Carbon Sink

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Carbon Sequestration and Carbon Sink

More than 40 percent of CO2emissions in the US are due to electric power generation. Carbon dioxide (CO2) capture and sequestration (CCS) technology could reduce these emissions from power plants by 80 to 90 percent. For example, if CCS technology was applied to a 500 MW coal-fired power plant, emitting 3 million tons of C02 per year, the amount of greenhouse gas emissions avoided is equal to:
• Planting more than 62 million trees, and waiting at least 10 years for them to grow
• Avoiding annual electricity-related emissions from more than 300,000 homes
CCS technology would also significantly reduce emissions from other industrial processes such as gas operations and cement facilities (EPA, 20xx).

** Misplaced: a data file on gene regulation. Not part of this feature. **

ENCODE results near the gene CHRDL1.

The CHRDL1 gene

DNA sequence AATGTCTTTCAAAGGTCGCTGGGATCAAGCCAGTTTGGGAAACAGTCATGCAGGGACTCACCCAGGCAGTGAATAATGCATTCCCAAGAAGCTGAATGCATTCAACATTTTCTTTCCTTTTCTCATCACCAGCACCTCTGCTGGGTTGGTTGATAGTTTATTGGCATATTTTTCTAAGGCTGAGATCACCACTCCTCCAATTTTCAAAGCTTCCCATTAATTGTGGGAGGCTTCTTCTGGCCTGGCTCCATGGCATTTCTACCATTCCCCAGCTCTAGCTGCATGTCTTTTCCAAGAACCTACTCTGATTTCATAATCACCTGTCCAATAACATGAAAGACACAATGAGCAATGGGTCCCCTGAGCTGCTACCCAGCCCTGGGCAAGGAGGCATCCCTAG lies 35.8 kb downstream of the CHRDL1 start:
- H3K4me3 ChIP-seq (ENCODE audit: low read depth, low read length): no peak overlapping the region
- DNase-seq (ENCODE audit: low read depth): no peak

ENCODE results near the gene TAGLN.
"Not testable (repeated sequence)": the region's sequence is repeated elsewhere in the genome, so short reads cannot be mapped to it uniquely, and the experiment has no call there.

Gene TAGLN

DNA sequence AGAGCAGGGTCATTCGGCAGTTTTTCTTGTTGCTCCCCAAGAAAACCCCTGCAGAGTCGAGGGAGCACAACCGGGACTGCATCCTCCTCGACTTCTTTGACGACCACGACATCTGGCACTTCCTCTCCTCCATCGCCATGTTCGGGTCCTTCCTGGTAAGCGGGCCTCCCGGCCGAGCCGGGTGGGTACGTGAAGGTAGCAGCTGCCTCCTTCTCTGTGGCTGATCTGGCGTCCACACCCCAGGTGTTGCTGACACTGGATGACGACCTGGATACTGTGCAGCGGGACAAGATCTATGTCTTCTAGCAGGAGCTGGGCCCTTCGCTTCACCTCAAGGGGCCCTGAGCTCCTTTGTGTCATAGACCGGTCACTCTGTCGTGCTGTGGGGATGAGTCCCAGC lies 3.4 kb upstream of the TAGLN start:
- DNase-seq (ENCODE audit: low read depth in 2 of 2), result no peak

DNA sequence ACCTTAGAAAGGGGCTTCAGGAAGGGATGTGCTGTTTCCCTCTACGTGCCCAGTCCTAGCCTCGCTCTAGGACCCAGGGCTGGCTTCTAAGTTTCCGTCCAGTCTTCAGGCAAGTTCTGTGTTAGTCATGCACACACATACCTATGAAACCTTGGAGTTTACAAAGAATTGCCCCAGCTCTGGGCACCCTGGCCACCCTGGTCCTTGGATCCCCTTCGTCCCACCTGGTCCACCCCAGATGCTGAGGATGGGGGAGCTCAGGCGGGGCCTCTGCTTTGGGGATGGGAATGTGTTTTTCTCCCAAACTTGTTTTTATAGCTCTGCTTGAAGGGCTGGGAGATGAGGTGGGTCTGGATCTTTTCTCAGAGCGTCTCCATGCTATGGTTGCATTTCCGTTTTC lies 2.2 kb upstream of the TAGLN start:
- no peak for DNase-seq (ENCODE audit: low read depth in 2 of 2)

The world has lost 50 to 70 percent of its original carbon stock. This translates into a huge amount of soil carbon released into the atmosphere. Not long ago, in the 19th century, the US was home to vast tracts of prairie grass with rich, fertile soils. Today only three percent of those prairies are in existence. Current studies on carbon sinks center on soil carbon, how it escaped from the earth and how this process can be reversed. To take the research further, investigators are interested in how this knowledge can be used to slow rise of carbon dioxide in the atmosphere, which is a known cause global warming. There is hope that carbon can be placed back into the soil in places like the North China Plain, the interior of Australia and the North American prairie (Schwartz, 2014). Without important microbes and carbon, soil can deteriorate into dirt and this process of soil turning into dirt is happening worldwide. Certain agricultural processes can revive the carbon content while reducing atmospheric CO2. These same processes can protect delicate ecosystems from floods and drought while increasing soil productivity. Agroforestry…...

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